On May 31, Asia Times Bureau Chief Sayed Saleem Shahzad was found dead about 150 miles outside of Islamabad. His death occurred after he had written a story linking the Pakistani military with terrorists believed to have orchestrated a recent raid of a naval base. Journalists in the country cried out and are blaming the nation’s secret service for his murder.
This comes as no surprise as Pakistan is currently ranked as the sixth most murderous country for free press in the world according the Committee to Protect Journalists’ 2011 Impunity Index. In a post for the Center for Public Integrity’s iWatch News, ASU Hubert Humphrey Fellow Malik Siraj Akbar recounts his own frustrations with the free press horrors that are taking place in his homeland and the colleagues he has lost as a result.
[CORRECTION 6/09/11: The above word "recounts" has been corrected from "recants."]
“The authorities have not investigated or punished those responsible for these killings,” Siraj said. “Worse still, official pressure on media outlets has led to a complete blackout of the news concerning their deaths.”
In response to the increase in violence targeting journalists, SPJ President Hagit Limor and the International Journalism Committee mailed a letter to Pakistan Ambassador Husain Haggani last Friday, demanding an official investigation into the death of Shahzad. Additional copies of the letter were sent to Ambassador Haggani’s email account and the office of Secretary of State Hillary Clinton.
You can read the full letter as posted below.
2 June 2011
To: Hon. Husain Haqqani
Pakistan Ambassador to
The United States
Dear Ambassador Haqqani,
This letter to you and your government is an official statement from The Society of Professional Journalists and its International Journalism Committee on the recent death of journalist Saleem Shahzad, and the growing list of journalists killed in Pakistan for their professional work.
SPJ has been monitoring the plight of journalists in Pakistan and now must strongly protest against the violence that has befallen reporters, allegedly from elements of your country’s military.
Mr. Shahzad’s death so soon after he produced a story that raised questions about the relationship between Pakistani military officers and terrorist groups is alarming and raises our concern about press freedoms in your country.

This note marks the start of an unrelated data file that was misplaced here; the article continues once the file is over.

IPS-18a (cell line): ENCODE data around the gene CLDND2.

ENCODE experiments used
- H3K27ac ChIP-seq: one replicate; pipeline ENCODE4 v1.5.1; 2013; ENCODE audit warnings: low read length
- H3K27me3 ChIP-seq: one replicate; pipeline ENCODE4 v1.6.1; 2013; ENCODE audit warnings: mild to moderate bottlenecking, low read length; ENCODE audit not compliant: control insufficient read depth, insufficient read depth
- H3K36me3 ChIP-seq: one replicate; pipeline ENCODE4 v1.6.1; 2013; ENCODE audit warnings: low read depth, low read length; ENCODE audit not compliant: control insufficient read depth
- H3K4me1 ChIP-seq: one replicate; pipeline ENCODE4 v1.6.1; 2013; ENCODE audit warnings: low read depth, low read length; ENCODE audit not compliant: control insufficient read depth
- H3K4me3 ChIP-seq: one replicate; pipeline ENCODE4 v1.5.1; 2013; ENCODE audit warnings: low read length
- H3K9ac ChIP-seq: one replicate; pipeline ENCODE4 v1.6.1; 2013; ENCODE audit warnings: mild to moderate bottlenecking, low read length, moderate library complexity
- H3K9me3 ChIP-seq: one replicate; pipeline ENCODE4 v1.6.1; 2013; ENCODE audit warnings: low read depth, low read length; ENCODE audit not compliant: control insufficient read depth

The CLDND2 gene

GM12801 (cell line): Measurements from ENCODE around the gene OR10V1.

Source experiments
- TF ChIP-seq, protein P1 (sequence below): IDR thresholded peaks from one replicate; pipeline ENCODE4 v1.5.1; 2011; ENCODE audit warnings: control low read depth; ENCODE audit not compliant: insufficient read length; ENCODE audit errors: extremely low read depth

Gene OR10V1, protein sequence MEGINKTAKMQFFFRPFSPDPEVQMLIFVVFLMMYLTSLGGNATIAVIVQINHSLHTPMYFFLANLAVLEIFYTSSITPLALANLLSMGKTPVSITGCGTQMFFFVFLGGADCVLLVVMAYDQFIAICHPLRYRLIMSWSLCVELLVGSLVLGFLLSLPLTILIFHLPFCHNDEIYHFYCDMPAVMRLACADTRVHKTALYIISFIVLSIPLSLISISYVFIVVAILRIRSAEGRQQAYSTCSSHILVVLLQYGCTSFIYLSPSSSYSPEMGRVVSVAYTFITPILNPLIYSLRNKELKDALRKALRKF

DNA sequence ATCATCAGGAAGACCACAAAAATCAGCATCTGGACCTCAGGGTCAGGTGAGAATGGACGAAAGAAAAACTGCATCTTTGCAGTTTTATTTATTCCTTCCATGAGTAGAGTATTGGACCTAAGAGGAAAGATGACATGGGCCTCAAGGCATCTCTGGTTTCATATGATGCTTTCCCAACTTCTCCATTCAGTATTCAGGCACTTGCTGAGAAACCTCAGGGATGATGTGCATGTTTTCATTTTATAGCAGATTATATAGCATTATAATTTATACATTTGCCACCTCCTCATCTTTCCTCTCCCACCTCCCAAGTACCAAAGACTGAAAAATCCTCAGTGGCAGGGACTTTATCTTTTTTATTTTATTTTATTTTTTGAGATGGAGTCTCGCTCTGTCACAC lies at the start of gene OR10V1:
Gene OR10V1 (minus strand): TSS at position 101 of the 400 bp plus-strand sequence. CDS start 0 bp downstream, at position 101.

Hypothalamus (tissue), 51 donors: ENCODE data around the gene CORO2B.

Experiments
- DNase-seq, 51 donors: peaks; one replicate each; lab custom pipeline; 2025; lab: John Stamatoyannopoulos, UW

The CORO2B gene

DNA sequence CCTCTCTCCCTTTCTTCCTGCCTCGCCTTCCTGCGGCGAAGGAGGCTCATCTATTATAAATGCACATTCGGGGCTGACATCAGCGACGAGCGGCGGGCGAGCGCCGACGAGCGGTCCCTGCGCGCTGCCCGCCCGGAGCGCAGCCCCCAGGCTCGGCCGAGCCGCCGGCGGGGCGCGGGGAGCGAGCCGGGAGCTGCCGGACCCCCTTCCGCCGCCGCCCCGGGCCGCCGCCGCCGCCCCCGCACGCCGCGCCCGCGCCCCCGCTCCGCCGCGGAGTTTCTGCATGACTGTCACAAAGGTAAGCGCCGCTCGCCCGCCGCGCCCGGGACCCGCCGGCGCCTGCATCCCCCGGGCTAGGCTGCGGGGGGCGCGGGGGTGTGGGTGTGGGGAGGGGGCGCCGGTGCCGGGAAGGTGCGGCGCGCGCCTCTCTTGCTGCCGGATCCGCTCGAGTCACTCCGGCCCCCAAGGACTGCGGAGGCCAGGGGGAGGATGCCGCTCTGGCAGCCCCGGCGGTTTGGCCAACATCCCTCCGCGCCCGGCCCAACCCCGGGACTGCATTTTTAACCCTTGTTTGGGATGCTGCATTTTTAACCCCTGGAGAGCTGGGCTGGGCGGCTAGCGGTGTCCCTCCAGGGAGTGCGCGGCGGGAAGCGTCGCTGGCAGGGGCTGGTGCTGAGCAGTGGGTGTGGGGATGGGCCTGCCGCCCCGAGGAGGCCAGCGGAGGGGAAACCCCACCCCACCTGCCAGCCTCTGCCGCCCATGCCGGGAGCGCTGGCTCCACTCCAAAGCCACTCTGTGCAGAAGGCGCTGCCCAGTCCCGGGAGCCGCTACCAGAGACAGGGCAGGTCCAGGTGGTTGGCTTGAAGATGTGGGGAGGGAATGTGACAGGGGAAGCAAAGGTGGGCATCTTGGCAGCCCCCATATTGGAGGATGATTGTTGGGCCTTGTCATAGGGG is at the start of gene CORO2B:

Last year, eight professional journalists met violent deaths in Pakistan, according to the Committee to Protect Journalists, making your country the most dangerous place on the planet to be a professional reporter – ahead of Iraq, Mexico and Honduras. In many of the killings in Pakistan, fellow journalists and international human rights organizations have publicly expressed suspicion that the crimes were acts of reprisal by members of your nation’s intelligence service and the military.
The danger that journalists face in Pakistan is a stark reminder that democracy cannot evolve to the benefit of the people without a professional and independent media which is free of selective pressure from government and overt and perceived threats of violence.
The Society of Professional Journalists, the oldest and largest professional organization of its kind in the United States, insists that journalists adhere to a strict code of ethics and a high standard of professional practice. More and more we are sharing our standards of practice with journalists around the world who seek to improve the quality of their work. We counsel our international associates that a journalist’s freedom of expression is a right that must be treated with respect. We insist that the best way to preserve that right is to practice journalism within a framework of high professional and ethical standards. It is, however, impossible to ask for media responsibility in an environment where journalists face government repression and repeated acts of violence.
Therefore, SPJ demands that the Pakistani government immediately launch an official investigation into Mr. Shahzad’s murder and into the violence that has turned so many journalists into victims in your country. Only a transparent and thorough investigation of this murder and of the violence aimed at journalists can lift the significant veil of international concern that hovers over your government’s relationship with the media.
SPJ and its International Journalism Committee are ready to participate and cooperate with your government in such an investigation, and in discussions on the future of press freedoms and responsibilities in Pakistan.
I am also ready to provide more details of our concerns in a conversation.
Thank you for considering our petition.
The Society of Professional Journalists